"Yes'm," Cam told her, automatically adjusting his stance as he would to face a potentially hostile, but necessary ally. "And you'd be her sister Dawn? You're just as pretty as your picture."
She rolled her eyes at his attempt at charm, then stepped back, opening the door further. "I'll let my sister know you're here," she replied, blatantly not inviting him to step inside.
He'd have taken it for further rudeness, but her sister had done the same thing to him before, and Jackson had been very blasé about it. Something about cultural differences-- though Cam had never thought of California as that foreign a place. His grandma would have whopped him a good one if he'd ever treated guests like that. He sighed, then walked into the entry room, watching Dawn watch him suspiciously back as she shut the door and headed for the stairs to the second floor.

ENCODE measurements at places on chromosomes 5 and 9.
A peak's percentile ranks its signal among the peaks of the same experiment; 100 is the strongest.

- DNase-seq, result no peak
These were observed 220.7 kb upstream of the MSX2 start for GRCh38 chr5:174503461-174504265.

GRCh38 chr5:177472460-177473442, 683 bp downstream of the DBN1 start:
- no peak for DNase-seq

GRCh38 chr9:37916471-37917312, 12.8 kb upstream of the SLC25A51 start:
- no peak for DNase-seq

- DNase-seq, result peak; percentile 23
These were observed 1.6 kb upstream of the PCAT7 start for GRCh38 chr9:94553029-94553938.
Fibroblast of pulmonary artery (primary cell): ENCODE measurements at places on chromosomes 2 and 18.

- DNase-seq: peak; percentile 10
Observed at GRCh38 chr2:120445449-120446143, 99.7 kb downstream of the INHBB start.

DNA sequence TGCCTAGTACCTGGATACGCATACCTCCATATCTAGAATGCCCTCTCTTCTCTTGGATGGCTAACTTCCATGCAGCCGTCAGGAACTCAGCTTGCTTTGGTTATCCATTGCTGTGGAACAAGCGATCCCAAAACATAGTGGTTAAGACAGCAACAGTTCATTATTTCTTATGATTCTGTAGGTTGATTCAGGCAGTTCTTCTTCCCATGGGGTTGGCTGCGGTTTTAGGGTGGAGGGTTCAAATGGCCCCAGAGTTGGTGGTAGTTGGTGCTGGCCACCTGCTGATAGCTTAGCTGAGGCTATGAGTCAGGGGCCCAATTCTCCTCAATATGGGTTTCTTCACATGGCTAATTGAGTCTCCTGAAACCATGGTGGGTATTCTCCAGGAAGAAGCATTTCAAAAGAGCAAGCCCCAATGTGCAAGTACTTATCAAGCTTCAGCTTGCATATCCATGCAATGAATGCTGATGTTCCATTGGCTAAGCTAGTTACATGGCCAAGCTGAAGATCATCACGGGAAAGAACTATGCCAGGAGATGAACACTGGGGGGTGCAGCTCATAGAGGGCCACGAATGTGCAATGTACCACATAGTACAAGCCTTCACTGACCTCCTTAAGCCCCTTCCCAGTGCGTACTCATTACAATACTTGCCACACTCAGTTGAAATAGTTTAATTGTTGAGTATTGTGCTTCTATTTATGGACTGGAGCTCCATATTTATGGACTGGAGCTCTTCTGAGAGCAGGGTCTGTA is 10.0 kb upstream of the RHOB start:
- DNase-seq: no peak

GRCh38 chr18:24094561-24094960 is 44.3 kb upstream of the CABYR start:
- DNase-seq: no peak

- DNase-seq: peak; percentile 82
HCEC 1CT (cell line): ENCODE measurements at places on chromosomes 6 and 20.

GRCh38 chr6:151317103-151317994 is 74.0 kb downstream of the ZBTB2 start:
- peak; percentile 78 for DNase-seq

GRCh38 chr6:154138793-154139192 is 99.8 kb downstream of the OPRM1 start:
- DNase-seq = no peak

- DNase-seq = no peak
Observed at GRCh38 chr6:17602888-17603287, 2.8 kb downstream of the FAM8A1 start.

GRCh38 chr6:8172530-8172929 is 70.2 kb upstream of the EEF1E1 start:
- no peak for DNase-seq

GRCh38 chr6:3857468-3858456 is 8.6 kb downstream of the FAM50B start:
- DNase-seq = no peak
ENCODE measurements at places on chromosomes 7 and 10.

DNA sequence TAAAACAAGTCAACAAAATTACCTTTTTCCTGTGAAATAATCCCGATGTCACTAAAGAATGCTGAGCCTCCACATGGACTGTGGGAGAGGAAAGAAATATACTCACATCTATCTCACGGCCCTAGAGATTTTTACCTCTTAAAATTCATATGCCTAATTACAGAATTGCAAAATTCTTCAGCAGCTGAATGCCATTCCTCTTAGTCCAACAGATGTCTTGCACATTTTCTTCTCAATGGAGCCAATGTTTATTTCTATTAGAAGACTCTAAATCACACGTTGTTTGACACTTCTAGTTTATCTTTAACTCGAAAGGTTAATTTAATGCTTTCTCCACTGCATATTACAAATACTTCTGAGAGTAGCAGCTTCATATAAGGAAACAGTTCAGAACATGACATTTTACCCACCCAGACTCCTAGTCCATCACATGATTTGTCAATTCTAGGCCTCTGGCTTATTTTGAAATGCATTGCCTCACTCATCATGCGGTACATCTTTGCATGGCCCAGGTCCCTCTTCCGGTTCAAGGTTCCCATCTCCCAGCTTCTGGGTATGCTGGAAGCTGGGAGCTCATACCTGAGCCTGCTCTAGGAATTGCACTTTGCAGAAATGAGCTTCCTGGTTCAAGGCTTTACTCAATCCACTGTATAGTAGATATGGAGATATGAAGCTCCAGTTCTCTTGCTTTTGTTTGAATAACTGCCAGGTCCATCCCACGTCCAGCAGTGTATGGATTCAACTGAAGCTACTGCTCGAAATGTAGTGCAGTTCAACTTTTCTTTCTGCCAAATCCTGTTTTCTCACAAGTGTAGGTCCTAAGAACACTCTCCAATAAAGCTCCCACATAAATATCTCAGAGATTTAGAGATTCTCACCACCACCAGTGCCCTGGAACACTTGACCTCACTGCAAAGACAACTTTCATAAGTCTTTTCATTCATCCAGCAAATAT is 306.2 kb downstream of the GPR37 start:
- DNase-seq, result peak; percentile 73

"Buffy, visitor! It's that Colonel guy Daniel works with!" she called.
"What?" A startled voice filtered down, followed by a suspicious silence; Cam took a deep breath as he removed his cover, and hoped that the presence of Ms. Summer's non-combatant sister would mitigate the conversation they were about to have, at least a little bit.
Her shoes appeared in his line of vision first; not the strappy little spike-heeled things he usually saw her in, but sturdy, fashionable yet practical stacked boots, followed by jeans, a low-cut dark blouse, and an updone hairdo that did not distract from her watchful green eyes and pensive frown.